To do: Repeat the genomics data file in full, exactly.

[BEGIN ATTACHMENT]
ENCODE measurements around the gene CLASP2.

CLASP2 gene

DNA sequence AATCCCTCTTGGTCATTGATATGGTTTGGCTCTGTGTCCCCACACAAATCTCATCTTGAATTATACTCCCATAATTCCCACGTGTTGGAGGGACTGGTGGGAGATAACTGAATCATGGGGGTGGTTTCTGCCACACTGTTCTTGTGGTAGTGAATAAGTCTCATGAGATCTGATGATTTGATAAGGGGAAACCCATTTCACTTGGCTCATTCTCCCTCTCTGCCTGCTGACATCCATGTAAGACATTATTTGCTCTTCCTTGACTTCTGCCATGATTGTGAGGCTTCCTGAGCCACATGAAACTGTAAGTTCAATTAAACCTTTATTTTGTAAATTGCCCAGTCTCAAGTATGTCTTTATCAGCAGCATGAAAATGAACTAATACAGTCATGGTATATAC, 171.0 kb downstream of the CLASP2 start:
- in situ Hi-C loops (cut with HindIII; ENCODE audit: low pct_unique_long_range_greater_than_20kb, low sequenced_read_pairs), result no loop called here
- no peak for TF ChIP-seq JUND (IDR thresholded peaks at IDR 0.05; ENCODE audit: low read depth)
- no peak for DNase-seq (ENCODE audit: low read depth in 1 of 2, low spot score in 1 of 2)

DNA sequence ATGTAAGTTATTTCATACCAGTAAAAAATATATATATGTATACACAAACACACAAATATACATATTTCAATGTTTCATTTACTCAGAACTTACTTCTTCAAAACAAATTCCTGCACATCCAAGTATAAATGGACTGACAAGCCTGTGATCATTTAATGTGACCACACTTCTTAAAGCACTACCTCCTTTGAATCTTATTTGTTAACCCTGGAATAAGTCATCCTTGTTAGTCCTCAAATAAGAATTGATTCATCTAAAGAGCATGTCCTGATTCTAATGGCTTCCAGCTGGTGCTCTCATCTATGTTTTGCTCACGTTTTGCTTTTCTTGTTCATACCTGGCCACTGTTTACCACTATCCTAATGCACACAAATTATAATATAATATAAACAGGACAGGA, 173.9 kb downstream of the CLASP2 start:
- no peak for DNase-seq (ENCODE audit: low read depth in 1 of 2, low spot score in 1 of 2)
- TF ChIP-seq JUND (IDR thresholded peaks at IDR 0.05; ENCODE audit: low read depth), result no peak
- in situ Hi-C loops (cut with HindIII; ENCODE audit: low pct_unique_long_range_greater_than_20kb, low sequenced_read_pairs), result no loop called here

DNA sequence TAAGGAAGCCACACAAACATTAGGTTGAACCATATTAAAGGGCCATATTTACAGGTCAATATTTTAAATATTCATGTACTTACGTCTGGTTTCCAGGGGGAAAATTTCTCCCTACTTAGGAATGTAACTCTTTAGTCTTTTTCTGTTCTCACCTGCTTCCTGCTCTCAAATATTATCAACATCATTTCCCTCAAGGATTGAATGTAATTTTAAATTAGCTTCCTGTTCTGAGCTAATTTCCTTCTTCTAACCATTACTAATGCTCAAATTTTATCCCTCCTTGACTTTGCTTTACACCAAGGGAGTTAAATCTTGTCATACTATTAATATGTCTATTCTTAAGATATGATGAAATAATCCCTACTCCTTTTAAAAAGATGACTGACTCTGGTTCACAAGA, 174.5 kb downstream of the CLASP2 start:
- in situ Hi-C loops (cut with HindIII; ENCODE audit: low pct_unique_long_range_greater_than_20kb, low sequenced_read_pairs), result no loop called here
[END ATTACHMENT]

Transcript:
ENCODE measurements around the gene CLASP2.

CLASP2 gene

DNA sequence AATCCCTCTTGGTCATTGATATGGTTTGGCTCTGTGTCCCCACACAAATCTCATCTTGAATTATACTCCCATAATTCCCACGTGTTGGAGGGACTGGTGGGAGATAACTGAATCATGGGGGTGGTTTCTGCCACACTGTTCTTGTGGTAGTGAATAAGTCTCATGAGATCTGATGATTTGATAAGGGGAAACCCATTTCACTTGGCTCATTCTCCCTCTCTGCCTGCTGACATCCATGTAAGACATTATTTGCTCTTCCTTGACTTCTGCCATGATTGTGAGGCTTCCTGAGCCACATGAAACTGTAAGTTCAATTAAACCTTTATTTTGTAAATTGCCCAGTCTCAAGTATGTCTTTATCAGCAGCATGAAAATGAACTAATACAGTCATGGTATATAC, 171.0 kb downstream of the CLASP2 start:
- in situ Hi-C loops (cut with HindIII; ENCODE audit: low pct_unique_long_range_greater_than_20kb, low sequenced_read_pairs), result no loop called here
- no peak for TF ChIP-seq JUND (IDR thresholded peaks at IDR 0.05; ENCODE audit: low read depth)
- no peak for DNase-seq (ENCODE audit: low read depth in 1 of 2, low spot score in 1 of 2)

DNA sequence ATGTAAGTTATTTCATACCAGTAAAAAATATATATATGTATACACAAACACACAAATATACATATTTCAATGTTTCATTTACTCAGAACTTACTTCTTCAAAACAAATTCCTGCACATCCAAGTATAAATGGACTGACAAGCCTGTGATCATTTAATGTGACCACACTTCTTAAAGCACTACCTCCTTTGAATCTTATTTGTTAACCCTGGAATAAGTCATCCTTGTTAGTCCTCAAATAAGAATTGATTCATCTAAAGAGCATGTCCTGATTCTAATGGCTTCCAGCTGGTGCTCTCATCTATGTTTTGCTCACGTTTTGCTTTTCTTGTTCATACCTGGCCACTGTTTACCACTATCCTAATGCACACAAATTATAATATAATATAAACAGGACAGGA, 173.9 kb downstream of the CLASP2 start:
- no peak for DNase-seq (ENCODE audit: low read depth in 1 of 2, low spot score in 1 of 2)
- TF ChIP-seq JUND (IDR thresholded peaks at IDR 0.05; ENCODE audit: low read depth), result no peak
- in situ Hi-C loops (cut with HindIII; ENCODE audit: low pct_unique_long_range_greater_than_20kb, low sequenced_read_pairs), result no loop called here

DNA sequence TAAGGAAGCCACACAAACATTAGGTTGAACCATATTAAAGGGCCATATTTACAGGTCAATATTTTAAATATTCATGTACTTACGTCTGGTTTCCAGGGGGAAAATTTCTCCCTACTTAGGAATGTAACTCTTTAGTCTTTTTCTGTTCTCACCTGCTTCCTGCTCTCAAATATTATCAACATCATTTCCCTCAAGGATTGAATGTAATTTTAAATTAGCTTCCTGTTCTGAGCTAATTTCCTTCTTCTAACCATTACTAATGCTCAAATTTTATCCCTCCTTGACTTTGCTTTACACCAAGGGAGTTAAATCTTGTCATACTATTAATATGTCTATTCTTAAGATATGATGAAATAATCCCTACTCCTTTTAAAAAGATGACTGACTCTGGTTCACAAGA, 174.5 kb downstream of the CLASP2 start:
- in situ Hi-C loops (cut with HindIII; ENCODE audit: low pct_unique_long_range_greater_than_20kb, low sequenced_read_pairs), result no loop called here